Discussion in 'Article Discussion' started by bit-tech, 5 Nov 2018.
Wow. This could be huge, especially knowing how many companies rely on the protections of Bitlocker as standard policy.
But how big is the realistic threat? How easy is it to implement? What measures can be taken to make SSDs safer? Firmware updates, or better hardware?
Needs more study.
Tiny typo spotted: second author's surname should be "van Gastel" (with -el)
The paper's pretty detailed in how the attacks work, but they all require physical access - which, given that's exactly the scenario data encryption is supposed to protect against, ain't exactly good.
Samsung's already released firmware updates for the T3 and T5 - plus the T1, but for some reason you have to talk to support to get that one - which it claims fix the problems, but it recommends that users of its other drives give up on the hardware encryption and use software encryption (after making sure the software encryption is actually software encryption, i.e. don't use BitLocker). Crucial/Micron ain't got back to me yet.
Hah - years of mentally correcting all the American -el suffixes in press releases to -le has me undone! Fixed now - ta!
Presumably Bitlocker could be updated with a blacklist of drives with non-functional encryption and 'failed over' to the software implementation if one is present.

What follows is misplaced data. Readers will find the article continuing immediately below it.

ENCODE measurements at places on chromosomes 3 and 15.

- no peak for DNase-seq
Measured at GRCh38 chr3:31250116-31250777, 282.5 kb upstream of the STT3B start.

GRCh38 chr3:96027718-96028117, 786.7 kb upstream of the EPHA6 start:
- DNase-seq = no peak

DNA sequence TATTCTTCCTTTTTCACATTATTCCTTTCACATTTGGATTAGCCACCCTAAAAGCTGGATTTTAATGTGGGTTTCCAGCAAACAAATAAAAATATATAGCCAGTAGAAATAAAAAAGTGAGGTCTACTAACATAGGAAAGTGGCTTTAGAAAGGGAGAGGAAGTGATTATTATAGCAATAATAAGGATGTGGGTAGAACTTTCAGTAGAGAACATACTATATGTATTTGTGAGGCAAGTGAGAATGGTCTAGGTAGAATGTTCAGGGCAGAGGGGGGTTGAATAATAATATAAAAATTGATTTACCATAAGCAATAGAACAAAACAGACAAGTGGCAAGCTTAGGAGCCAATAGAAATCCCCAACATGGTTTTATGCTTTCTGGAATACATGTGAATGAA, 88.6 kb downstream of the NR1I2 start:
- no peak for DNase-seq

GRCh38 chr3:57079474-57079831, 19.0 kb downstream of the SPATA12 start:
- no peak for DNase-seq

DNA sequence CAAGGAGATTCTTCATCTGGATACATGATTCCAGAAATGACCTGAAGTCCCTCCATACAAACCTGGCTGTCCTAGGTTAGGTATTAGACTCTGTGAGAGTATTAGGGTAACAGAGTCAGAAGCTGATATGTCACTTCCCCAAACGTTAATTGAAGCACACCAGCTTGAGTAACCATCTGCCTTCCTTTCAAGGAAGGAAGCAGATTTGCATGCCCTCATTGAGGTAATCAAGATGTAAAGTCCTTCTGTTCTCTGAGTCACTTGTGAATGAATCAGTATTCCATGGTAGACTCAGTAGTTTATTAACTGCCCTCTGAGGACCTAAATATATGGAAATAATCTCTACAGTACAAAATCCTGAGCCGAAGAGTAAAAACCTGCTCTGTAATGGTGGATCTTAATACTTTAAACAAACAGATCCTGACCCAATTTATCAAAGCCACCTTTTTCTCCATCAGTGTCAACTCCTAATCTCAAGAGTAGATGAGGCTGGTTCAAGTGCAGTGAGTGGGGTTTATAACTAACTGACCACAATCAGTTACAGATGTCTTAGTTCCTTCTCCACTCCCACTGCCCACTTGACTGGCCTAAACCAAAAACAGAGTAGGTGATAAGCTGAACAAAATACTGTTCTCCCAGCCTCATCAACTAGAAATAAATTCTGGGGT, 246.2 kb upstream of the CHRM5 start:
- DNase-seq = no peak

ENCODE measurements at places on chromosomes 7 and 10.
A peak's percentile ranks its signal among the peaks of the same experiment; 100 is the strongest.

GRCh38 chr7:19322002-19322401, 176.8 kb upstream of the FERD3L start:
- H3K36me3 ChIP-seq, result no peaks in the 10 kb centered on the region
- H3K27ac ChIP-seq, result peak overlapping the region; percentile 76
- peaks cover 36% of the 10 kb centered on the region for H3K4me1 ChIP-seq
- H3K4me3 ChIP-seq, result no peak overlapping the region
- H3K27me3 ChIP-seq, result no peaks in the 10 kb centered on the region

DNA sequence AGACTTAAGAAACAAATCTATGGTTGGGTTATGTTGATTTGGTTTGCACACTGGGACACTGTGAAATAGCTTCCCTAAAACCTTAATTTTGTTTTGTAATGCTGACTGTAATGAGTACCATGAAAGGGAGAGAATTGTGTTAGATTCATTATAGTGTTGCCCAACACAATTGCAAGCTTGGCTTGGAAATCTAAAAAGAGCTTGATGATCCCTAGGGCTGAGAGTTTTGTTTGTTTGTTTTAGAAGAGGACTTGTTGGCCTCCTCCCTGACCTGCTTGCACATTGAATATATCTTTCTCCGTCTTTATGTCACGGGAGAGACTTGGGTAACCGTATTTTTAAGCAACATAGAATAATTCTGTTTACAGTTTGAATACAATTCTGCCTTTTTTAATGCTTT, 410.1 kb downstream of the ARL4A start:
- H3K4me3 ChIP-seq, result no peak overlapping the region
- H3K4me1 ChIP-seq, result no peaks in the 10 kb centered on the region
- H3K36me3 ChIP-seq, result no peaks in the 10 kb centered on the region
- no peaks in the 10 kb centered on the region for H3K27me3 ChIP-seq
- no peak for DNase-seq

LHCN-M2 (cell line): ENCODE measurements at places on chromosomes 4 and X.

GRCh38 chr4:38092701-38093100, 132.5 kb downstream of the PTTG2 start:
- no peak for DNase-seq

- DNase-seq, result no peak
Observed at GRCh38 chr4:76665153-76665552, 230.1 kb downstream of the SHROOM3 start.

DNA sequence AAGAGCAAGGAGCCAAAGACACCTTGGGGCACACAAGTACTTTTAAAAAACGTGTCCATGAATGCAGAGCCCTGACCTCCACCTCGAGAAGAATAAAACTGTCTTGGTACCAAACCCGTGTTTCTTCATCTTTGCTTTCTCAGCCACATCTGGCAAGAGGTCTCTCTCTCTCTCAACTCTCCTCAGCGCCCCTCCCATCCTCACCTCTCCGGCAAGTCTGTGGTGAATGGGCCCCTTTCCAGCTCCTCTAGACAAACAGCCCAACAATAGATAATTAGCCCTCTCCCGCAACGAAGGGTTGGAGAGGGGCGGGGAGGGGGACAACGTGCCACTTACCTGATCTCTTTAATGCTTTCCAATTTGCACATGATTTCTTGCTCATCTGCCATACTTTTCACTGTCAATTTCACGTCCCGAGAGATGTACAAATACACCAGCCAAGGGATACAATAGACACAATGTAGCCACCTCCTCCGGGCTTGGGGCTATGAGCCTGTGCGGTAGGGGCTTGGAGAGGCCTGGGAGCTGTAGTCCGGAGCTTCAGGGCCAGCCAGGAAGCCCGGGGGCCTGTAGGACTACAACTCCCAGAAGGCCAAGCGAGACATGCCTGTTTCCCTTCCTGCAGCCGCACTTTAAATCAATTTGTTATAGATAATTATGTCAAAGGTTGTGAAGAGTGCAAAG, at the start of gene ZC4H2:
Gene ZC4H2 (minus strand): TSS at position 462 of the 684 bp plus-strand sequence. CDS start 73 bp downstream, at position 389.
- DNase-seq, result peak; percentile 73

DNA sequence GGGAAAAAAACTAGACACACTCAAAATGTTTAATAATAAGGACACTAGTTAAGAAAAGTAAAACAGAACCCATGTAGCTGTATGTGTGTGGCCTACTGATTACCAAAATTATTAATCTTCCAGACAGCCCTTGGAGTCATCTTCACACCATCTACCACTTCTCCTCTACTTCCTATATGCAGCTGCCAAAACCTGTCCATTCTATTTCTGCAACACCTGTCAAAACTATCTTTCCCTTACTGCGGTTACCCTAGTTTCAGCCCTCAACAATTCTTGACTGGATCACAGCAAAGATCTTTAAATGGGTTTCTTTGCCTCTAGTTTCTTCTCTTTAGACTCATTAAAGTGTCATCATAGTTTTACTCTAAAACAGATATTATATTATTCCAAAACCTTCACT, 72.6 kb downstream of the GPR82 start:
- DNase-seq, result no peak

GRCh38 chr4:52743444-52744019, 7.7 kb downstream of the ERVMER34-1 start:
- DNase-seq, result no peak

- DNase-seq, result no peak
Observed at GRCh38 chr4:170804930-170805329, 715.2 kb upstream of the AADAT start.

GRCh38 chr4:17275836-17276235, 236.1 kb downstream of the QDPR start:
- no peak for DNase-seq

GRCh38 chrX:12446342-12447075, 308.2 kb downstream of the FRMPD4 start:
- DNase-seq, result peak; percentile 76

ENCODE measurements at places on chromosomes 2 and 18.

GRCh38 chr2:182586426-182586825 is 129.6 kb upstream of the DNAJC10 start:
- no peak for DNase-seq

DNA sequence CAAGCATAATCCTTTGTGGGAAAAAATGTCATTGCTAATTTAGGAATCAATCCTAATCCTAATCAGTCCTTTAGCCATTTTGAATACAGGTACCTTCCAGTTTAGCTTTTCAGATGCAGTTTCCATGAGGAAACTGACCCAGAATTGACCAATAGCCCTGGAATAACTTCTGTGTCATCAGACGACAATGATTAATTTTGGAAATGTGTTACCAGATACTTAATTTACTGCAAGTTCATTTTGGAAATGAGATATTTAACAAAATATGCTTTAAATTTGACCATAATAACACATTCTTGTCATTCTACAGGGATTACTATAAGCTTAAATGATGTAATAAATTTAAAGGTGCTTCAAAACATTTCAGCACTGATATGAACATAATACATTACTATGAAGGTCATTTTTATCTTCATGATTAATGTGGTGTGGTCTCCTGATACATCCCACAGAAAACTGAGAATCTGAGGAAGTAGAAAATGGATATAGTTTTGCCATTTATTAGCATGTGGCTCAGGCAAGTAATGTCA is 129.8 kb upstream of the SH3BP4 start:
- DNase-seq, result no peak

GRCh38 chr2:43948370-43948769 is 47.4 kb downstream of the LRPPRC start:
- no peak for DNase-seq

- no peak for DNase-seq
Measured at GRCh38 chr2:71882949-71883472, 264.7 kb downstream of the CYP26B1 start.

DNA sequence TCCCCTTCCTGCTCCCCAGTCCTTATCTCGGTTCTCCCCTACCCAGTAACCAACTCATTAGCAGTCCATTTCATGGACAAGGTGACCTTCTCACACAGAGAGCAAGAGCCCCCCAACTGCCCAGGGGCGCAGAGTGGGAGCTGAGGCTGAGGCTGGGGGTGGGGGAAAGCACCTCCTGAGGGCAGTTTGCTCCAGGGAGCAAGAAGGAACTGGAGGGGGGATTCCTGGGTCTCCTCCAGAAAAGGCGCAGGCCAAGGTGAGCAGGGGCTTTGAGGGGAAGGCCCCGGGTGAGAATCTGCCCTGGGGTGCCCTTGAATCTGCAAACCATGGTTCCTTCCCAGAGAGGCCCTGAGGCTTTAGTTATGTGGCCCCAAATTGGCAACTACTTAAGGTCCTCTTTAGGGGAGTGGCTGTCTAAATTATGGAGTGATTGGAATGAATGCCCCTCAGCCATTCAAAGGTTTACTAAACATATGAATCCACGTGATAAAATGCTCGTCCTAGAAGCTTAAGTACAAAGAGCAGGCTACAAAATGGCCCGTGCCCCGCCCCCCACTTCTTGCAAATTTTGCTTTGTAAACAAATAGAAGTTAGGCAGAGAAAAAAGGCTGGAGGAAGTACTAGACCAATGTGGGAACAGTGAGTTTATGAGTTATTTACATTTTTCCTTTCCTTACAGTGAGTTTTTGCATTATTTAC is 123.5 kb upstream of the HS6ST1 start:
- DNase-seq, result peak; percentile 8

So when you say software encryption you're talking about programs like Veracrypt?
I noticed that the program has a number of encryption methods so I was wondering about which one would be secure but not effect the read / write speeds too much (i5-7300hq cpu).
Article updated with Samsung, Micron, and Microsoft statements - the latter including instructions for switching BitLocker from hardware to software encryption (which you can only do via Group Policy changes, annoyingly.)
Aye, that sort of thing.
When in doubt, go AES: it's the same algorithm the hardware encryption uses, and modern CPUs include AES acceleration instructions. Handily, Veracrypt has a built-in benchmark - here are the results from a test on my A10-5800K desktop:
As you can see, AES is by far and away the fastest algorithm thanks to the acceleration instructions. At 1.4GB/s write and 1.9GB/s read, it's considerably faster than most SSDs - so you shouldn't see an impact, except that it will load the CPU during encryption and decryption operations. In other words, things might be a bit slower.
The other algorithms are really only there if you don't trust the US Government-approved AES algorithm, and come with considerable performance penalties - especially when you start chaining them, which is what the brackets indicate: AES(Twofish(Serpent)) means data is encrypted first with AES, then the encrypted output encrypted again with Twofish, then the encrypted output encrypted again with Serpent. If there's a flaw or backdoor in any one of the three algorithms, your data is still secure - but you take a major performance hit.
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